6 New Easter Traditions to Incorporate from Around the World

6 New Easter Traditions to Incorporate from Around the World

Spring might be officially here, but nothing marks the start of the season quite like everyone’s favorite springtime holiday. If you’re Christian, Easter is a sweetly sacred holiday, and if you’re not, well, there’s nothing to hate about egg hunts and chocolate bunnies! Whatever your beliefs, Easter’s the perfect time to celebrate nature and new beginnings – and you can do just that by incorporating some of these fun and unique traditions from around the world.

Shape your butter

If you’ve ever picked up turkey butter at Thanksgiving, you’ll be pleased to know you can find everyone’s favorite condiment in other animal shapes as well. In fact, a lamb-shaped butter loaf isn’t just a novelty fad; the tradition dates back to as early as 1200 in Central and Eastern Europe, according to Food & Wine. 

In certain pockets of the United States, you might be able to find butter lambs in the grocery store. But if not, you can buy the specialty condiment online, or order a butter mold to keep the tradition alive year after year!

Fly a kite

There’s something about flying a kite that makes you feel like a kid again! And in some parts of the world, it’s not just a springtime pastime – it’s an Easter tradition. In Bermuda, Easter Weekend kicks off with kite flying on Good Friday. Generally fashioned in the traditional Bermudan hexagonal or octagonal style, the kites symbolizes the resurrection of Christ. 

Of course, store bought kites will do just fine to celebrate Easter and springtime anywhere in the world. So grab some kids, some kites and hope for a breezy day!

Crack an egg

…or 15,000? Since 1973, a small town in France has created a giant omelet from 15,000 eggs each Monday following Easter Sunday. The tradition is credited to Napoleon, who stopped in the southern town of Bessières and ate an omelet cooked by a local chef. Legend has it that Napoleon loved the creation so much he requested that all the eggs in the village be gathered, and a gigantic omelet cooked and shared by townspeople the next day.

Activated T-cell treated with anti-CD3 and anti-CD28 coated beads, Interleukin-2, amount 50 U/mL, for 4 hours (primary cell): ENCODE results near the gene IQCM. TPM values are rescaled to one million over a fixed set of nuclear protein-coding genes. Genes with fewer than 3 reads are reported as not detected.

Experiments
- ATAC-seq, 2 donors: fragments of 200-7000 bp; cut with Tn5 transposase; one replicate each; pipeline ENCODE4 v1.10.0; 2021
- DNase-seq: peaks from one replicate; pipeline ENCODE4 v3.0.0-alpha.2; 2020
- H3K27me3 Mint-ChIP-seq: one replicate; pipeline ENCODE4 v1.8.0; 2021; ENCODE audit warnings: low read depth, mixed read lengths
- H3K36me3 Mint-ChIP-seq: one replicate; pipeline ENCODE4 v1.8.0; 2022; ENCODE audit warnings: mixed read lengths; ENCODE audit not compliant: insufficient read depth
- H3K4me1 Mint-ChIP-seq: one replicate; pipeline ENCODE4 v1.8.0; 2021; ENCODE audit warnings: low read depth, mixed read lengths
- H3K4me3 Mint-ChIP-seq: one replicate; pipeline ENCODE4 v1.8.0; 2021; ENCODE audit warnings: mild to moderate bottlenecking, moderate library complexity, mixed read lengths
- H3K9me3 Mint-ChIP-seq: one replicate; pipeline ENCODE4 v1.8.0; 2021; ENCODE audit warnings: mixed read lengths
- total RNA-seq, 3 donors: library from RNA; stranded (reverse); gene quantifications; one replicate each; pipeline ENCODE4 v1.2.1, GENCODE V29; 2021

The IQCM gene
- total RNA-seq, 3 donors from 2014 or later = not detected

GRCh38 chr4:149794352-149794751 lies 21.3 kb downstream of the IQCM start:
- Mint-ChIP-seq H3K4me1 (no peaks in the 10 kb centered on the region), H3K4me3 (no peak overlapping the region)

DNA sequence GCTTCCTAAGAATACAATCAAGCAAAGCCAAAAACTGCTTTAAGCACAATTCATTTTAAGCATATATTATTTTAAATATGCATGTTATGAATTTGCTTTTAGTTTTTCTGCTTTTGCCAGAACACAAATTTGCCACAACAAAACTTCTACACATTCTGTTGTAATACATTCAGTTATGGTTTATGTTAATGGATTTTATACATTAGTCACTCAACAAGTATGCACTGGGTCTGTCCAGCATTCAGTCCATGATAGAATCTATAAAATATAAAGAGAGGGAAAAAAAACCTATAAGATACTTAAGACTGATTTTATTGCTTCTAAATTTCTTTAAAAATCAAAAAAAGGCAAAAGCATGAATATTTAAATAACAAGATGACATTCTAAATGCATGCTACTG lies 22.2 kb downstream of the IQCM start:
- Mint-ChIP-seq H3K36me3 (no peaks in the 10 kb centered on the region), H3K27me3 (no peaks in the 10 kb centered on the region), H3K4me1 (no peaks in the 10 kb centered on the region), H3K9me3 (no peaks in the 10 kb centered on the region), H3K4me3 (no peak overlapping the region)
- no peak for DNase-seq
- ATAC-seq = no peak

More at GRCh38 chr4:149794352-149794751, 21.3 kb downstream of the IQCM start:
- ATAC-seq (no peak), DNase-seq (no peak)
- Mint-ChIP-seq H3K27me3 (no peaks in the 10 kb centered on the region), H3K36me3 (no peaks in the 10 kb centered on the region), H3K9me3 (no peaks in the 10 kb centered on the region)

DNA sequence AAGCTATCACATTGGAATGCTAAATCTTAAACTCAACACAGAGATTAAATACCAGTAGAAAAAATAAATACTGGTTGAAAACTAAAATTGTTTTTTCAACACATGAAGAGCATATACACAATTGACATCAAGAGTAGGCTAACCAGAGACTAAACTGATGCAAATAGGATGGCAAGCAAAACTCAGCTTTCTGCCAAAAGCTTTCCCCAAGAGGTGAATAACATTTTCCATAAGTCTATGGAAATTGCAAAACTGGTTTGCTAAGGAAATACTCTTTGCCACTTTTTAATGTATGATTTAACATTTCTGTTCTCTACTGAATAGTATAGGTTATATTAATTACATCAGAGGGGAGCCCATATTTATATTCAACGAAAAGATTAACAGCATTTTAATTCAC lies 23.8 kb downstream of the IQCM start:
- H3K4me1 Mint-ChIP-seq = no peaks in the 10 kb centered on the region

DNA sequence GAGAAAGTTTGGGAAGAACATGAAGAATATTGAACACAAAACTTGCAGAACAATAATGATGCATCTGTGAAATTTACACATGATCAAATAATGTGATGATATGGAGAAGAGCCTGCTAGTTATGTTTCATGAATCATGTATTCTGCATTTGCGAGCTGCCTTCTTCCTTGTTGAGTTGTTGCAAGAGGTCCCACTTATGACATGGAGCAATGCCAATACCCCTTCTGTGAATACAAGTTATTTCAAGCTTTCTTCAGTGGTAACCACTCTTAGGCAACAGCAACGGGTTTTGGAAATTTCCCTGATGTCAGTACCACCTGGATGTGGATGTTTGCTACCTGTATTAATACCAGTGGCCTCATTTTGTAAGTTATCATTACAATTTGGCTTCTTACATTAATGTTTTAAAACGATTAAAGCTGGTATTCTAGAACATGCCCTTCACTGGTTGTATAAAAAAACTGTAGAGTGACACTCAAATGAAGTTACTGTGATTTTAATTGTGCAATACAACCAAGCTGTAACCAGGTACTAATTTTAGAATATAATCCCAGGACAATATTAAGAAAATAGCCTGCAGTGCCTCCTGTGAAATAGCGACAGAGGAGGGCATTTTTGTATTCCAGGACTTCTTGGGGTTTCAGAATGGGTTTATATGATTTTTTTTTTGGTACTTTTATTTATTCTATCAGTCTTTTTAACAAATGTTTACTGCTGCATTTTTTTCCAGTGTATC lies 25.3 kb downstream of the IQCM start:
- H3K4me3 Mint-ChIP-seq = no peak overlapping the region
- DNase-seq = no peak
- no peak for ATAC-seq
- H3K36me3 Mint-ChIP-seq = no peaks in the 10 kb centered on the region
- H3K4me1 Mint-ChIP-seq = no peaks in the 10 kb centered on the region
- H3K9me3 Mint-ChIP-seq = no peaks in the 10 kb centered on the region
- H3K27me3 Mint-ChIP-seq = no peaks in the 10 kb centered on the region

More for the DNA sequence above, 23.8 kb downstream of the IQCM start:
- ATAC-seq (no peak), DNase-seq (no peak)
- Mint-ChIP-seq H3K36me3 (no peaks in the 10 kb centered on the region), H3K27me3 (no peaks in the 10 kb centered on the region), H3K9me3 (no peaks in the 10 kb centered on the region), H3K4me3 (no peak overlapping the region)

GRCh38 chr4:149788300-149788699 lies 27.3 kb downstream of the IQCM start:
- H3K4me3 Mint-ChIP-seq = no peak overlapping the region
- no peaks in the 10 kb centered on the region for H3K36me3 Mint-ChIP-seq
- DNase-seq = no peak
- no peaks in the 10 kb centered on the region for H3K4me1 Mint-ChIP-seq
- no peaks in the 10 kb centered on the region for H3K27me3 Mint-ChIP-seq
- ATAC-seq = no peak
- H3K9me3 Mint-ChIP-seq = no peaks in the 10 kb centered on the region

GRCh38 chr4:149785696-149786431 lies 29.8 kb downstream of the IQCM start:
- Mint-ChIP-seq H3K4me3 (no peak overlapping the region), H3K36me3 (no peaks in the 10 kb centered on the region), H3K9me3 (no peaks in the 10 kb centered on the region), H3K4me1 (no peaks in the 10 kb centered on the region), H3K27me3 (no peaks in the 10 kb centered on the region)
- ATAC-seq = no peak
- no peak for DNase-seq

Today, the omelet has become a staple part of Easter celebrations. And since no food is more appropriate at Easter than an egg, this is one tradition you can easily incorporate into your holiday festivities.

Binge on crime dramas

We’re not mad about any tradition that starts with Netflix. In Norway, Easter is the season of new grisly crime dramas. While this might sound gravely incongruent with traditional Easter celebrations, the tradition dates back to 1923, when two Norwegian authors launched a campaign just before Easter to advertise their new (and soon-to-be-bestselling) crime novel. Fast-forward nearly 100 years, and Norwegian noir – as the dark crime dramas are known – is an integral part of the Easter season. So grab some popcorn and settle in for some gruesome binging.

Have a hunt

…but not that kind of hunt. In New Zealand’s South Island, Easter hunting involves actual guns, and ends with more than 10,000 dead bunnies. Rabbits are a recognized pest in the South Pacific island nation, which is home to no native mammals. To fight the unwelcome rodents, the South Island town of Alexandra hosts an annual Easter Bunny Hunt, awarding cash prizes to the most prolific killers. Last year, top recognitions went to team Overkill, which shot 1,185 rabbits from 8 a.m. on Good Friday until noon on Easter, according to The Guardian.

Of course, if you don’t have the stomach of a Kiwi, it’s totally okay to stick to hunting plastic eggs and chocolate bunnies.

Set a lovely table

Well, this one’s more a nod to our favorite Easter traditions. Regardless of your religious beliefs, Easter is the perfect time to gather with friends, family members and loved ones to share a beautiful meal and delectable treats. Whether it’s a casual family gathering on Good Friday, a cheery Easter brunch or a formal Sunday dinner, keep it festive with our newest collection of tea towels and table linens in the cutest spring prints. Head over now to check it out. 

From all of us at Geometry, cheers to a happy and healthy Easter season!